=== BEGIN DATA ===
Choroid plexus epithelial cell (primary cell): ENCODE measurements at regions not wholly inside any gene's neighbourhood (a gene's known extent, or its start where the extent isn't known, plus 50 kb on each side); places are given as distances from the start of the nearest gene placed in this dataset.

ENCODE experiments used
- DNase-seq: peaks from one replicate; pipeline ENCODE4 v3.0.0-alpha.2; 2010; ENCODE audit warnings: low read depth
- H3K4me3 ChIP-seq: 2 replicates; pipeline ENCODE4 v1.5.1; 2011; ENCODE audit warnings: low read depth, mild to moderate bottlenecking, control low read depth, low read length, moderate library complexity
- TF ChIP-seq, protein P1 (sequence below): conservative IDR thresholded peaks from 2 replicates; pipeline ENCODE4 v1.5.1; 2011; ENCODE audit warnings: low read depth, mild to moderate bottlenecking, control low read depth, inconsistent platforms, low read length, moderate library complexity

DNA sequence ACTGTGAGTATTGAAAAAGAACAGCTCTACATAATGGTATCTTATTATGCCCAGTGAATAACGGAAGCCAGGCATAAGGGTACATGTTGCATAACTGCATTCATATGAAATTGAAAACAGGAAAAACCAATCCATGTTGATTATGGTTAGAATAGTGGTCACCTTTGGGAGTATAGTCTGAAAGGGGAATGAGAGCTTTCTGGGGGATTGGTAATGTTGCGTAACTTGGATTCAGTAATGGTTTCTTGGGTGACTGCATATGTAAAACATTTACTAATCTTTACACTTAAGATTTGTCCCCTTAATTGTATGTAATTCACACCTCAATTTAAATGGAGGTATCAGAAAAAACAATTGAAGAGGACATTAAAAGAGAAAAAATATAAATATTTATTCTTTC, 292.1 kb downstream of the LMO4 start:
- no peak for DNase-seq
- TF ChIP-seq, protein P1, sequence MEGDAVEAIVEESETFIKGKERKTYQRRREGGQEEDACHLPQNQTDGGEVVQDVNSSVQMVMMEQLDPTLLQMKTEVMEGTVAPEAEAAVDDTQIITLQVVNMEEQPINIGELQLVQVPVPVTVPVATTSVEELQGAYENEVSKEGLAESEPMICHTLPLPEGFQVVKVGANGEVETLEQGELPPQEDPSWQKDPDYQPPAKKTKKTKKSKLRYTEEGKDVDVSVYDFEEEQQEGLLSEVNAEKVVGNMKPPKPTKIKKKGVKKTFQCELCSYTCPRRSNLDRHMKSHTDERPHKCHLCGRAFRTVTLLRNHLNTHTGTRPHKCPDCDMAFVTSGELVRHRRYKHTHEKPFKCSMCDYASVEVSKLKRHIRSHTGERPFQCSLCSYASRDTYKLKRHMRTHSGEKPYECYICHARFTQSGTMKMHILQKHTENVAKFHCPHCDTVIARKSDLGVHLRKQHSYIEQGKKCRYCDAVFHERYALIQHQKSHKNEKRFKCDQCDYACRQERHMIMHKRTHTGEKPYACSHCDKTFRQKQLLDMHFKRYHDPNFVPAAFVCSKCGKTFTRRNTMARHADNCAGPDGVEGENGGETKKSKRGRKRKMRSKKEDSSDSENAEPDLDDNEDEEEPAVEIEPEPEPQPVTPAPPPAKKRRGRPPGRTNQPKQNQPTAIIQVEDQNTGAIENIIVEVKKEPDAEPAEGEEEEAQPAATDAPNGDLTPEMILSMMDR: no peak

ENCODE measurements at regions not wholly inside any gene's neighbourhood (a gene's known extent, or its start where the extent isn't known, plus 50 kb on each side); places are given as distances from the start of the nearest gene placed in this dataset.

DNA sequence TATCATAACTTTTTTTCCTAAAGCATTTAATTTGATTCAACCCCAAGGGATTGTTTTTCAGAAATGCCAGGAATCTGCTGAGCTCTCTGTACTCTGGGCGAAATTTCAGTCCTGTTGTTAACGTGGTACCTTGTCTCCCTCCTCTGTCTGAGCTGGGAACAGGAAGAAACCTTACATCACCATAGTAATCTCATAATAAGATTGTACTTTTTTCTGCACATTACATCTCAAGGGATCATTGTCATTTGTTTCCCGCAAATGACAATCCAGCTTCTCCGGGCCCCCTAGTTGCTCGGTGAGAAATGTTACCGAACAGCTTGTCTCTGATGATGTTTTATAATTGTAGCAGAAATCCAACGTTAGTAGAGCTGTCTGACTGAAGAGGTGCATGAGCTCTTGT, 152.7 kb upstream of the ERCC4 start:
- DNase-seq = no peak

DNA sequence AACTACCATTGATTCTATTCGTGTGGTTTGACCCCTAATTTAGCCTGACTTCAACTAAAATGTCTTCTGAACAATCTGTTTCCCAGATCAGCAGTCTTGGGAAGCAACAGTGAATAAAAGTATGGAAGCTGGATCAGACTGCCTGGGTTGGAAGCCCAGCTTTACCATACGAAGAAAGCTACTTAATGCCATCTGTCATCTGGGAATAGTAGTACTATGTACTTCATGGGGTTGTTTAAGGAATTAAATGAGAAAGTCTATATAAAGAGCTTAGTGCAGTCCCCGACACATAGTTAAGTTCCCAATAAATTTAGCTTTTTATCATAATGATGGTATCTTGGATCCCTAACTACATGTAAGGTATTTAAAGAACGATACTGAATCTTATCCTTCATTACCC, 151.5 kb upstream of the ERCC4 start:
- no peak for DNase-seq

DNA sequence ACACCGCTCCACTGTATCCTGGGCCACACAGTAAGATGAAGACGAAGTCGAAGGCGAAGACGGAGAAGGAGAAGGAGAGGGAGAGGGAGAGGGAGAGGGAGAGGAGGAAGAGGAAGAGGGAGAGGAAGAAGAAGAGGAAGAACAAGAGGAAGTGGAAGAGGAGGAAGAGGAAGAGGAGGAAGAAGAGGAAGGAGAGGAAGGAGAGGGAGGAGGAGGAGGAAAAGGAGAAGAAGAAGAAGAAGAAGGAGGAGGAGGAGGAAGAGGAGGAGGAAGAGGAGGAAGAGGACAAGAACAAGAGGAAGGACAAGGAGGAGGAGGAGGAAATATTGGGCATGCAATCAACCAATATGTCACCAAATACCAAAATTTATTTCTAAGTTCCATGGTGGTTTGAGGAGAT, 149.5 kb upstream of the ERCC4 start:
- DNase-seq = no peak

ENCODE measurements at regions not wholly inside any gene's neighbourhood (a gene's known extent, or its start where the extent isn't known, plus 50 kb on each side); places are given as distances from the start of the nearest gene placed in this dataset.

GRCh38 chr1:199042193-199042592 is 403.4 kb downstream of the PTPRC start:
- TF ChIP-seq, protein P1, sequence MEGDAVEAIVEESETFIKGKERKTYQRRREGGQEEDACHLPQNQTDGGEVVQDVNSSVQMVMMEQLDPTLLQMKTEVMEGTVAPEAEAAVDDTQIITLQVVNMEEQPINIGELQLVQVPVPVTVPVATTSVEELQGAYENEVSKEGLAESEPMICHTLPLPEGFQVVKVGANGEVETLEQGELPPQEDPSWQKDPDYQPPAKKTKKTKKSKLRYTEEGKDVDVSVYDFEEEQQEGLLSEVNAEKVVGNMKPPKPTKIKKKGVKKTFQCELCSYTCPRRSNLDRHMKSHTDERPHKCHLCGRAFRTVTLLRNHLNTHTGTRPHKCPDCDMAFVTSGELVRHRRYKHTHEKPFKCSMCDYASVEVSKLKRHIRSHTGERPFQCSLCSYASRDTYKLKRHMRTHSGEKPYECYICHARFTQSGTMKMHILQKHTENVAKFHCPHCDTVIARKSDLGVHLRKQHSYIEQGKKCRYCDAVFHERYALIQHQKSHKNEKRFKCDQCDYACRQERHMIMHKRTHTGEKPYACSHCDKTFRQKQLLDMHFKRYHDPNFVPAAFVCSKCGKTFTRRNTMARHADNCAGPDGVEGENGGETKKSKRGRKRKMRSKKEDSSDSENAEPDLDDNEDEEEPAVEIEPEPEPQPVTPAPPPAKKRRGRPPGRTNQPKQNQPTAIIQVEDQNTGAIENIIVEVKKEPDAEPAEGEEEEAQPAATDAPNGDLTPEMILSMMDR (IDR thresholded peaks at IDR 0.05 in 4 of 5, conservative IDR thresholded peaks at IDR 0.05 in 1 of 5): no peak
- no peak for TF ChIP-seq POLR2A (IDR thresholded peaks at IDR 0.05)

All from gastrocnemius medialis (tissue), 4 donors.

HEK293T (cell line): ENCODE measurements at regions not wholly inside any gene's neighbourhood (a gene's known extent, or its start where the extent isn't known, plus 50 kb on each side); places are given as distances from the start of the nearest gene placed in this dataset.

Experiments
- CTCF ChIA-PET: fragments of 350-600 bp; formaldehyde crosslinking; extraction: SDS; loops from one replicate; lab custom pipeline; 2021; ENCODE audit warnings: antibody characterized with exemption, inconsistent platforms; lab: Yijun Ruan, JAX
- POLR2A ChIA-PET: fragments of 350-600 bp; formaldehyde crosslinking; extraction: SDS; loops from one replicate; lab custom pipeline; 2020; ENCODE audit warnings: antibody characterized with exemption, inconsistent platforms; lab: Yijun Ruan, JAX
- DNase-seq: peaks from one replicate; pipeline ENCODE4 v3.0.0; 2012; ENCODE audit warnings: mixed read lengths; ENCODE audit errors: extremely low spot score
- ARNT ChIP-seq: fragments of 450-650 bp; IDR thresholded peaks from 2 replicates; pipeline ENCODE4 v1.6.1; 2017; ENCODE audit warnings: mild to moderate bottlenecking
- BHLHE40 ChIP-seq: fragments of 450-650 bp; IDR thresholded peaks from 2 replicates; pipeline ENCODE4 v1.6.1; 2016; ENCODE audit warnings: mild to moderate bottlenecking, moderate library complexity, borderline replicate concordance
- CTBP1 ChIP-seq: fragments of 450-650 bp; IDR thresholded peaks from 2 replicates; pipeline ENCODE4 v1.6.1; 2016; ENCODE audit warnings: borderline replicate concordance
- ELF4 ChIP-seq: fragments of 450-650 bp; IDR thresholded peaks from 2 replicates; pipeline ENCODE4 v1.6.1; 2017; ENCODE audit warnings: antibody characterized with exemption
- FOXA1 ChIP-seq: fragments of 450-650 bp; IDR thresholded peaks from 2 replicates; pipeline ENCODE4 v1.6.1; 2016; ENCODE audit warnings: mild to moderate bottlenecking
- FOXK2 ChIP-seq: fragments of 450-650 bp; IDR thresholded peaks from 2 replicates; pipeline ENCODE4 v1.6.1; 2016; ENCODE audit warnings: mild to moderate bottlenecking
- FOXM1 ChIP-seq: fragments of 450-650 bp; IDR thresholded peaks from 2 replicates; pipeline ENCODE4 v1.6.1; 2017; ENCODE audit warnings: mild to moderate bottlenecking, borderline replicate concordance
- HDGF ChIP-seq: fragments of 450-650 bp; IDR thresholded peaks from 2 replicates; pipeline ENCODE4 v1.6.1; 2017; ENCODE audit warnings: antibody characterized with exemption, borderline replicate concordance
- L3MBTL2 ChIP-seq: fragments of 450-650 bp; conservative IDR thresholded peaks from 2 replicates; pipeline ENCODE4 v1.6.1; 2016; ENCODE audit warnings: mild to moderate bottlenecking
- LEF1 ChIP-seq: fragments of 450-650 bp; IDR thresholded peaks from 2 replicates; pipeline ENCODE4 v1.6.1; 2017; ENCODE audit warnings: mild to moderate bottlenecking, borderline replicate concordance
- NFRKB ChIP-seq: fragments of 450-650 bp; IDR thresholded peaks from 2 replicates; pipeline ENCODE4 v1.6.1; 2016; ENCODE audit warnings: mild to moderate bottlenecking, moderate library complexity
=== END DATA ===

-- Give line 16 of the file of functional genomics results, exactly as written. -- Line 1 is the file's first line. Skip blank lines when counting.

ENCODE measurements at regions not wholly inside any gene's neighbourhood (a gene's known extent, or its start where the extent isn't known, plus 50 kb on each side); places are given as distances from the start of the nearest gene placed in this dataset.